Executive Perspectives: Patrick Napurski of Halls & Company
As part of Print+Promo Marketing’s ongoing feature, Executive Perspectives, we get to know leading professionals in the print and promotional industry. This month, we interviewed Patrick Napurski, president of Halls & Company, Minneapolis. Here, he reveals what led him back to promo, shares his approach to making tough decisions and illuminates the powerful impact of supply chain partnerships.
How did you get started in this industry, and what path did you take to land in your current role?
Patrick Napurski: I started in the business working various jobs during high school, college and early [on] in my professional career. Family discussions about the business found their way into almost every get-together, and this company has been part of my life for as long as I can remember. But it was during my time in England — when I was earning my MBA after spending years in different industries — that I truly missed it and knew I wanted to build my career here. I have spent quite a bit of time in the IT sector in various industries and with the changes that are happening in the promotional products space, I believe it will help [our] IDLine and ActNow [lines] be on the cusp of great things.
How do you set goals for yourself? For your business?
PN: I tend to follow the “Aim for the best, prepare for the worst” adage when setting goals. Looking forward at the next five to 10 years, I have big aspirations for this company, and I know we have a phenomenal foundation to build on to reach them. But day-to-day, year-to-year, we need to look more concretely at those goals and put in the preparation to work toward them, while making sure that we never derail from our primary mission: excellent customer service and quality. We need to invest wisely to build, but we can’t ever let aspirations take us away from our most fundamental goal — what has always been our most fundamental goal — which is high quality and excellent service. We can aim high, but the way to truly serve our mission is to put in the work to be prepared to meet our customers and partners where they need us as this industry changes.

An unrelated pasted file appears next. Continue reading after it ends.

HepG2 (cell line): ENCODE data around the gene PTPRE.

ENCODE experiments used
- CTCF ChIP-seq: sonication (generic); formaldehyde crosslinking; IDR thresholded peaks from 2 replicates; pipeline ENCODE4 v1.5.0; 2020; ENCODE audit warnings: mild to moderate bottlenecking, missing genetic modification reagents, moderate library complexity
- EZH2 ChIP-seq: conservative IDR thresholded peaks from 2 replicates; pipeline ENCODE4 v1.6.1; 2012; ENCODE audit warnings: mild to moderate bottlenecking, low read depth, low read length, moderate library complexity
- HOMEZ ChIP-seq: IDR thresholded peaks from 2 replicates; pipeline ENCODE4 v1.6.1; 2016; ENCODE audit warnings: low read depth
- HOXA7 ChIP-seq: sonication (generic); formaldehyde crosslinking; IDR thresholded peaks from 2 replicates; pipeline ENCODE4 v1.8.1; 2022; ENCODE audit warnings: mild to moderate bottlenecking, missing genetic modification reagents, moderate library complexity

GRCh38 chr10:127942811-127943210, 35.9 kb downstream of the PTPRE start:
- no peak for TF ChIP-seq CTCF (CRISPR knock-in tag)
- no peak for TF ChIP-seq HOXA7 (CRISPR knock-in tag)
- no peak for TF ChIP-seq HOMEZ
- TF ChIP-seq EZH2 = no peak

How does the economy continue to affect the industry?
PN: I really think it depends on the products that are being sold and how flexible a business can be. We try to know our capabilities really well, so that when the economy throws a curve ball (enter COVID) we can do our best to adapt and find the items that are still needed by our customers.
What do you expect to be some of the biggest changes or challenges the industry will face?
PN: There has been a lot of contraction lately, both on the distributor and supplier sides of the business. The pandemic has also created some supply chain challenges that give us the opportunities to work even closer with our distributor partners on solving unique problems. Keeping that personal feel to the business is going to be a key factor going forward.
What keeps you up at night?
PN: Our employees. Through the challenges of the last couple years, our people have really developed almost a second-family mentality. Knowing that our decisions really affect their livelihoods always gives me that extra moment of pause.
What do you think is the most exciting, cutting-edge thing your company is doing right now?
PN: We have a lot of exciting irons in the fire right now, but one of the things that is really unique is the way we’re working to integrate with our distributors. The back-office part of their work takes them away from what they truly want to be doing. So, we are very focused on alleviating that workload to make it quicker and easier to order our products.
What would people be surprised to learn about you?
PN: Probably two things: One is that our family loves to travel. We really try to focus on experiences — even (or maybe especially) when they’re on a shoestring — and our oldest had been to six continents by the time he was six (we were shooting for seven by seven, but Antarctica is pretty tough to get to for a young kiddo unless you have an unlimited budget). The second is that my wife and I met playing tennis, so naturally we had to play on our wedding day — her in her amazing dress and sky-high heels and me in the tuxedo. And for those wondering, yes, she won.